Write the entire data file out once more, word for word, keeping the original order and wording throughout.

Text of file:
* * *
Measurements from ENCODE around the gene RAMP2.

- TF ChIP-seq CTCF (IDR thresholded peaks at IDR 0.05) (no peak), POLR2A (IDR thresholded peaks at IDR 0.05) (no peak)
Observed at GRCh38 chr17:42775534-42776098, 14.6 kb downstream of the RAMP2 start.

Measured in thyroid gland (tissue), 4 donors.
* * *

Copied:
Measurements from ENCODE around the gene RAMP2.

- TF ChIP-seq CTCF (IDR thresholded peaks at IDR 0.05) (no peak), POLR2A (IDR thresholded peaks at IDR 0.05) (no peak)
Observed at GRCh38 chr17:42775534-42776098, 14.6 kb downstream of the RAMP2 start.

Measured in thyroid gland (tissue), 4 donors.